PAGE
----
Would you think of it differently if, instead of bitumen, it was something else equally lethal but less publicly acceptable?  What if we were sitting on a mountain of street-grade heroin? No, let's make it highly radioactive opium - laced with asbestos. And, in our name, they want to flog it overseas. They would never do that, would they? Of course they would. Governments do it all the time. We venerate Queen Victoria in this country, especially in my home province, and she presided over the biggest international drug trafficking racket in history.

As I write this I realize the futility of my words. You're still going to vote for Mulcair or for Trudeau and one of those Petro-Pimps is going to be behind the wheel when the last vote is counted.  And that will stand as your declaration that, as a people, we don't want that last best chance bad enough. We'll worry about that pothole - wait, it's turned into a sinkhole - when we plummet into it. As for our grandkids, well screw'em.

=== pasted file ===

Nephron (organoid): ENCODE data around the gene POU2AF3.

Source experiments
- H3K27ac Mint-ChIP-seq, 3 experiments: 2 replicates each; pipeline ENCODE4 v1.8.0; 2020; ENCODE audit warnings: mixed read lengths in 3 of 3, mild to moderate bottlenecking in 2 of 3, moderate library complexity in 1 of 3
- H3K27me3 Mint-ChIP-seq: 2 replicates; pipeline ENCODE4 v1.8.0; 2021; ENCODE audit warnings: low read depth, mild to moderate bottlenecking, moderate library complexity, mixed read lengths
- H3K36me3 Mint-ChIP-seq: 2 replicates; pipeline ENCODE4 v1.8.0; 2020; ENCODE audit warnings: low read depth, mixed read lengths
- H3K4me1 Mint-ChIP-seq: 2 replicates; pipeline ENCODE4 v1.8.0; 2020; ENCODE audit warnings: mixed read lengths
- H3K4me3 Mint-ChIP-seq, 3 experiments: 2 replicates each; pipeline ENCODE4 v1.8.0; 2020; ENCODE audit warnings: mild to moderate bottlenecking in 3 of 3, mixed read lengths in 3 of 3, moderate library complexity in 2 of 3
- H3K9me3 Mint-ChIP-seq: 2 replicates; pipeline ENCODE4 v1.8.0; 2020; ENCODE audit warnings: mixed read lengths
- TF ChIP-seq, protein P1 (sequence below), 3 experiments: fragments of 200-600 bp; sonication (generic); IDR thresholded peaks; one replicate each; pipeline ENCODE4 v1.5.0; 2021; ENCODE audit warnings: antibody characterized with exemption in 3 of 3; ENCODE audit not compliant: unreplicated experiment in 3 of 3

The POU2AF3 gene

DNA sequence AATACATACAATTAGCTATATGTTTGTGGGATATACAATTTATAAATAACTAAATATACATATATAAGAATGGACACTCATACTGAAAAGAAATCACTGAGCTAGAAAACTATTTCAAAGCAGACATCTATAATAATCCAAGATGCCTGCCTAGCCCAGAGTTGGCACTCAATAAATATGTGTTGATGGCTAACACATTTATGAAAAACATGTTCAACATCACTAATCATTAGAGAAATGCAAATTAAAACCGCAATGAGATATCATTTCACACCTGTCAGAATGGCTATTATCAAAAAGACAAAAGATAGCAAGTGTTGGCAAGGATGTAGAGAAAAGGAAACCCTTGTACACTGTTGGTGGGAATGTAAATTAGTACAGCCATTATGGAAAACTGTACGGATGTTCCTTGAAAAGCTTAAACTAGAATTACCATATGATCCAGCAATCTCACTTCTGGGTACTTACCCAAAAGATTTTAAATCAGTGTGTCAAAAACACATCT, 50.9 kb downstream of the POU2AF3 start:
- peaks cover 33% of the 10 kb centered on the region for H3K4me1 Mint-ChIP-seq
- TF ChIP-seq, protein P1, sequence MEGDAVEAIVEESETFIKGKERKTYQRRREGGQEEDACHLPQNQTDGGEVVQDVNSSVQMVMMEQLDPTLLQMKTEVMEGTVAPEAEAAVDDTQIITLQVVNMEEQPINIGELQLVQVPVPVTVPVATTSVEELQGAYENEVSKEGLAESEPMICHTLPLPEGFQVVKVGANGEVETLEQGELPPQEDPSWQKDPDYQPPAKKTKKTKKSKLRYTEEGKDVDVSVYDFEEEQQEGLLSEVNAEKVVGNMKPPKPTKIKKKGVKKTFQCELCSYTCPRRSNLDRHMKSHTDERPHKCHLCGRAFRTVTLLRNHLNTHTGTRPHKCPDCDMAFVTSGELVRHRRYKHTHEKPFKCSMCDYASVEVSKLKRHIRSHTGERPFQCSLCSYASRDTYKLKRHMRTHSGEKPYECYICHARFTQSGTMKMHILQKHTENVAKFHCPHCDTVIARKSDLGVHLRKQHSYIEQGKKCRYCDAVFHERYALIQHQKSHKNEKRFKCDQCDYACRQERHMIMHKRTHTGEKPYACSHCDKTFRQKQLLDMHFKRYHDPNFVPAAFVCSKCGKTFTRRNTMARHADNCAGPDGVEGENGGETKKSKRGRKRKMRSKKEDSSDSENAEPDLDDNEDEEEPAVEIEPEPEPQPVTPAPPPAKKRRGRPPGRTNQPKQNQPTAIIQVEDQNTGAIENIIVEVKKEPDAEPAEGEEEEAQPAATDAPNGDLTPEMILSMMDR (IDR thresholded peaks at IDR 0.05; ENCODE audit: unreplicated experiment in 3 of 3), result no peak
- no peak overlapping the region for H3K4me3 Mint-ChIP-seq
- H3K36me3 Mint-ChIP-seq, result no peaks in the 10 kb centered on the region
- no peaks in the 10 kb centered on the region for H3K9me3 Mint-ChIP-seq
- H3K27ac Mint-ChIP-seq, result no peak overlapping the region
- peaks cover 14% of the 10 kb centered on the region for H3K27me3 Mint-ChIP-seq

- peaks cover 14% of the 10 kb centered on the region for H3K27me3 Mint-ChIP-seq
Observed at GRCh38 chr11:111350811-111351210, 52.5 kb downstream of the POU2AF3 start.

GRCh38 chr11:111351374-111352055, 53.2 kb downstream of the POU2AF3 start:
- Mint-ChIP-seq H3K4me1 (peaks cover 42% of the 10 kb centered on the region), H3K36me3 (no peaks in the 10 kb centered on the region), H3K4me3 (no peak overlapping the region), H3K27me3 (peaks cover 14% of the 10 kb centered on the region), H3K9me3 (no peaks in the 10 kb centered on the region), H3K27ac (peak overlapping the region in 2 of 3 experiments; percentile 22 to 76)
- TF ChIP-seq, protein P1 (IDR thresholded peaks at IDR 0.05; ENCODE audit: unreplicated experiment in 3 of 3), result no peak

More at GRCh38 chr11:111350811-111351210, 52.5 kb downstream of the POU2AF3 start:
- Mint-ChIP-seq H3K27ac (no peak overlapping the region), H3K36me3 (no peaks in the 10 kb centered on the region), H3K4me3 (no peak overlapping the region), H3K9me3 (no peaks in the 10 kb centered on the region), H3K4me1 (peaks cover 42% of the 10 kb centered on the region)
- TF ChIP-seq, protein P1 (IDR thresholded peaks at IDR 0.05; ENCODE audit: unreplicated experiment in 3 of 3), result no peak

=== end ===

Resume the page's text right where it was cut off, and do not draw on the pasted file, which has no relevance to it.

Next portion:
This from today's HuffPo  (many thanks, Lorne)

Obscured by complicated international negotiations, convoluted domestic policy and years of fossil fuel-funded contrarians confusing the conversation, climate change can be confusing. Recently, thanks in large part to some pretty basic math, there is finally some much needed clarity coming to the conversation. It goes like this; there is only so much space in the atmosphere for more emissions, so if we want to have a shot at keeping this planet liveable we need to not release a lot of potential emissions. This means leaving most fossil fuels underground.